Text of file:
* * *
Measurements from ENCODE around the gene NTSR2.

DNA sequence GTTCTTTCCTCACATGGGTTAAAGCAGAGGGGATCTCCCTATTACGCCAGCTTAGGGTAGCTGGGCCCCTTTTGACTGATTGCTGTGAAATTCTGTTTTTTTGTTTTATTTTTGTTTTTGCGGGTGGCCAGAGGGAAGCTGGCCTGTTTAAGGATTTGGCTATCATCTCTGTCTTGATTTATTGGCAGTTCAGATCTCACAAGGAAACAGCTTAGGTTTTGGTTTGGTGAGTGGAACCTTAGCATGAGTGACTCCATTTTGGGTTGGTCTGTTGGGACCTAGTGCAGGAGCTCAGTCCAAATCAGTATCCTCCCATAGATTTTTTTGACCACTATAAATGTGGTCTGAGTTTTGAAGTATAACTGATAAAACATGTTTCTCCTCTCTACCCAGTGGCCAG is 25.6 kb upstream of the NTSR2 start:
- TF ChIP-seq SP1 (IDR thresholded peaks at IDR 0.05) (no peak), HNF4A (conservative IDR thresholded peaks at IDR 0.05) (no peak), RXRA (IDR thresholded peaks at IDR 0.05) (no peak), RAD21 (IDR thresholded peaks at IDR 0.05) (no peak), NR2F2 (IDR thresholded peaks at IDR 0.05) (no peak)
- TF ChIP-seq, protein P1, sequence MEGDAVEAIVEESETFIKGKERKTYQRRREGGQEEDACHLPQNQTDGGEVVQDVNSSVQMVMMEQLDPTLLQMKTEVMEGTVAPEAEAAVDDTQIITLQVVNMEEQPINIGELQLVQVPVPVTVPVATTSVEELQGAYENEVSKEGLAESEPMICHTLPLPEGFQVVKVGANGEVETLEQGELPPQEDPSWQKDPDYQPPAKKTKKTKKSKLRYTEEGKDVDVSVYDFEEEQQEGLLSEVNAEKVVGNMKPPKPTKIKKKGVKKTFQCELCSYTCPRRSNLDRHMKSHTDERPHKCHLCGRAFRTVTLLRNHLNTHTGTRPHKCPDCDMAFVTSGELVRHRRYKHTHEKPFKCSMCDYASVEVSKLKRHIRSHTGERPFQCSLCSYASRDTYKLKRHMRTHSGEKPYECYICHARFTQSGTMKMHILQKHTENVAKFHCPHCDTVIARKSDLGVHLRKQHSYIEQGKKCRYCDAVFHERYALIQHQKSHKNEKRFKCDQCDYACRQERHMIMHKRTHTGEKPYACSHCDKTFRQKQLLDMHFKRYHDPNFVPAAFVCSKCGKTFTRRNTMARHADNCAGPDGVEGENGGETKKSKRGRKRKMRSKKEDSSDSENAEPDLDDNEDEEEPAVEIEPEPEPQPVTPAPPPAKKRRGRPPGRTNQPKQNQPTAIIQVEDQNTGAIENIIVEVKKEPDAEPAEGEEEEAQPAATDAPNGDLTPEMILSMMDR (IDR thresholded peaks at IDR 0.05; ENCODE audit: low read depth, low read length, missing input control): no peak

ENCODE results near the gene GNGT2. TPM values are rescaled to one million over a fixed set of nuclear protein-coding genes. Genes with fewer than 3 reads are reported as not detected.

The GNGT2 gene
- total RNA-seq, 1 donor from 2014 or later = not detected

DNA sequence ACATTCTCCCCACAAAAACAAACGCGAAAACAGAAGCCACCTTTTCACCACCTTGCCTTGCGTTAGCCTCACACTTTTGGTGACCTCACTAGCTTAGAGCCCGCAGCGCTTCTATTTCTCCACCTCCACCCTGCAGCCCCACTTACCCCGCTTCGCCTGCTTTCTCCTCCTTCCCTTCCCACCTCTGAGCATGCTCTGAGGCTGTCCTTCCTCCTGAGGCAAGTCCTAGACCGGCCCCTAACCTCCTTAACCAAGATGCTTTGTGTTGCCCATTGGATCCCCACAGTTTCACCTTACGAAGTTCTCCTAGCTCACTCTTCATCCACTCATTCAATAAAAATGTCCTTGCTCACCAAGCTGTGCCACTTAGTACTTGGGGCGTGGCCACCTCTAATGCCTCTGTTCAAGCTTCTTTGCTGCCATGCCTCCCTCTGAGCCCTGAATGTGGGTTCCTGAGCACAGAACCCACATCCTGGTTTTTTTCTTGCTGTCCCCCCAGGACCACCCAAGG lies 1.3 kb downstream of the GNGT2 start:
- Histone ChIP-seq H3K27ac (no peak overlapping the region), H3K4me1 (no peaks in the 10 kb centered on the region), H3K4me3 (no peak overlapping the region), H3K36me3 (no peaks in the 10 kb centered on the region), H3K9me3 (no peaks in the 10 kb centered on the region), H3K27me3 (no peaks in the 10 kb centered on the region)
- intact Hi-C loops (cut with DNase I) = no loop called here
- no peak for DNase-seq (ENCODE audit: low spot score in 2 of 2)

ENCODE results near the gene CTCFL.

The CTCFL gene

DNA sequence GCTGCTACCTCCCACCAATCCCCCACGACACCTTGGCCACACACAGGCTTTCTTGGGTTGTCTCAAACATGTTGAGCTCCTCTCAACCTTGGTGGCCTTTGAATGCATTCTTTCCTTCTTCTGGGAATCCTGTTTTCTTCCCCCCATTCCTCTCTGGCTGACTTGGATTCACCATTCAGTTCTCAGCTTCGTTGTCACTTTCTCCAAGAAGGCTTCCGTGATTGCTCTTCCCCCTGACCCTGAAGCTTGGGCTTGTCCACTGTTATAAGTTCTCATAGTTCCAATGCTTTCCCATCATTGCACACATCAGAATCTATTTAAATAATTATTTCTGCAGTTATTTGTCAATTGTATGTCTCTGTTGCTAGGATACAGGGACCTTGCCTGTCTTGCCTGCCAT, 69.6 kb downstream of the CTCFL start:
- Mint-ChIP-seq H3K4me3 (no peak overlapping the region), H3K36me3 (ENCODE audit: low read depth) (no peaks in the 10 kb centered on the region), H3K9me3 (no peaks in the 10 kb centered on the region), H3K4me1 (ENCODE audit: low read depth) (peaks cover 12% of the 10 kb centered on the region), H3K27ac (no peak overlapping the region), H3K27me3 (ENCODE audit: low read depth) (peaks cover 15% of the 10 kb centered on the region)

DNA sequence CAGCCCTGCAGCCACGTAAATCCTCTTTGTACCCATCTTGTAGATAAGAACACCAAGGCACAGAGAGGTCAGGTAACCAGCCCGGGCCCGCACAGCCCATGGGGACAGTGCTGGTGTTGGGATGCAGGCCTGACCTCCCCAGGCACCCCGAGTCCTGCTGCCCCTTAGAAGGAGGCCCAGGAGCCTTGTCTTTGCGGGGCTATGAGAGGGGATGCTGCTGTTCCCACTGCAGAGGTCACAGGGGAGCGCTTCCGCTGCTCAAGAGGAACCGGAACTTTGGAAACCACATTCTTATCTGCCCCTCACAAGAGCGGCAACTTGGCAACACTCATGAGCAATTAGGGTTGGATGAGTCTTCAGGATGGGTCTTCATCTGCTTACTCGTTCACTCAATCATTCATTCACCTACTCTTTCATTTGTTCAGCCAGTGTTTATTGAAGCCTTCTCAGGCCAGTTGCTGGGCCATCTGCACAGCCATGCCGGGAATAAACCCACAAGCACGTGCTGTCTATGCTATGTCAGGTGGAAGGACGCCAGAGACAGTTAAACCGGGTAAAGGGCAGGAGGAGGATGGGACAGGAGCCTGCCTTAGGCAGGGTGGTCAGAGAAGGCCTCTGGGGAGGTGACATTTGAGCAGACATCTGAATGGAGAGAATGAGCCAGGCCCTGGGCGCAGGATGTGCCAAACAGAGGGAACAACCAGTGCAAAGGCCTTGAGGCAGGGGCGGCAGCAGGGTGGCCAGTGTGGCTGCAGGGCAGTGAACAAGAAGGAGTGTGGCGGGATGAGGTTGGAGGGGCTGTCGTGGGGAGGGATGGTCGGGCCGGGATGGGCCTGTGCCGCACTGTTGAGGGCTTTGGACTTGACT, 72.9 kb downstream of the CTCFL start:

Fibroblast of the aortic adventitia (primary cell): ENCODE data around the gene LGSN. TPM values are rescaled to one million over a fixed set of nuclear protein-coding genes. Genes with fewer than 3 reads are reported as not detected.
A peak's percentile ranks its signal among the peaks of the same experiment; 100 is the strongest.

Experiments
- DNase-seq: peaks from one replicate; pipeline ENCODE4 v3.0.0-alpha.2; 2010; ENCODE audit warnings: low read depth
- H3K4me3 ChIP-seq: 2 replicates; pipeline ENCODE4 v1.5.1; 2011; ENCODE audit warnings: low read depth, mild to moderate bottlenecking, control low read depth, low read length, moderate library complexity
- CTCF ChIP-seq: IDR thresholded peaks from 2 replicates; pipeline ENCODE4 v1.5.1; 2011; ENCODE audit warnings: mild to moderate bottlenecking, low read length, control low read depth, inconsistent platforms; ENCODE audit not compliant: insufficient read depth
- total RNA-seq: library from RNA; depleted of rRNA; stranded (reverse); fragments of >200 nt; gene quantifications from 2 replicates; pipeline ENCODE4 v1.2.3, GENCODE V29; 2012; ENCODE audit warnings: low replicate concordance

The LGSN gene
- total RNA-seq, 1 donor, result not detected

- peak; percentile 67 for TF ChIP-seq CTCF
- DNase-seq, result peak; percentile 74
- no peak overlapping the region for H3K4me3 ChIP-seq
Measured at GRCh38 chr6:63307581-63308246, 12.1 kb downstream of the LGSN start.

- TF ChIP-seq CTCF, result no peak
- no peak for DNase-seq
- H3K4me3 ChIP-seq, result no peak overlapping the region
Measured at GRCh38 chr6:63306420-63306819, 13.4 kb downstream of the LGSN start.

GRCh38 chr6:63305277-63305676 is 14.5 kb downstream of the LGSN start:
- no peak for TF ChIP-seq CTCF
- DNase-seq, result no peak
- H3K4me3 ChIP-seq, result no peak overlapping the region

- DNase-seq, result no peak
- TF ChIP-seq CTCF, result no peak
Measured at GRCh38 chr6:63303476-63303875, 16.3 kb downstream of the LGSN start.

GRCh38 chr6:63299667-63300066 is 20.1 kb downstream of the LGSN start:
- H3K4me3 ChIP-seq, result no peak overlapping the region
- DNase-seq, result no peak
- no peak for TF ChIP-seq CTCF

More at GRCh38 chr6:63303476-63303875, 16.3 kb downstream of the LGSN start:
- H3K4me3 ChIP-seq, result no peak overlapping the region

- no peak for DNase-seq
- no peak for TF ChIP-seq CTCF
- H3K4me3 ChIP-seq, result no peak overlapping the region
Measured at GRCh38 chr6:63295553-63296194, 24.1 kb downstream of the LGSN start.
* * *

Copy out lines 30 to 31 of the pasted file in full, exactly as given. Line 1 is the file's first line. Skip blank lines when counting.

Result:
- TF ChIP-seq CTCF, result no peak
- no peak for DNase-seq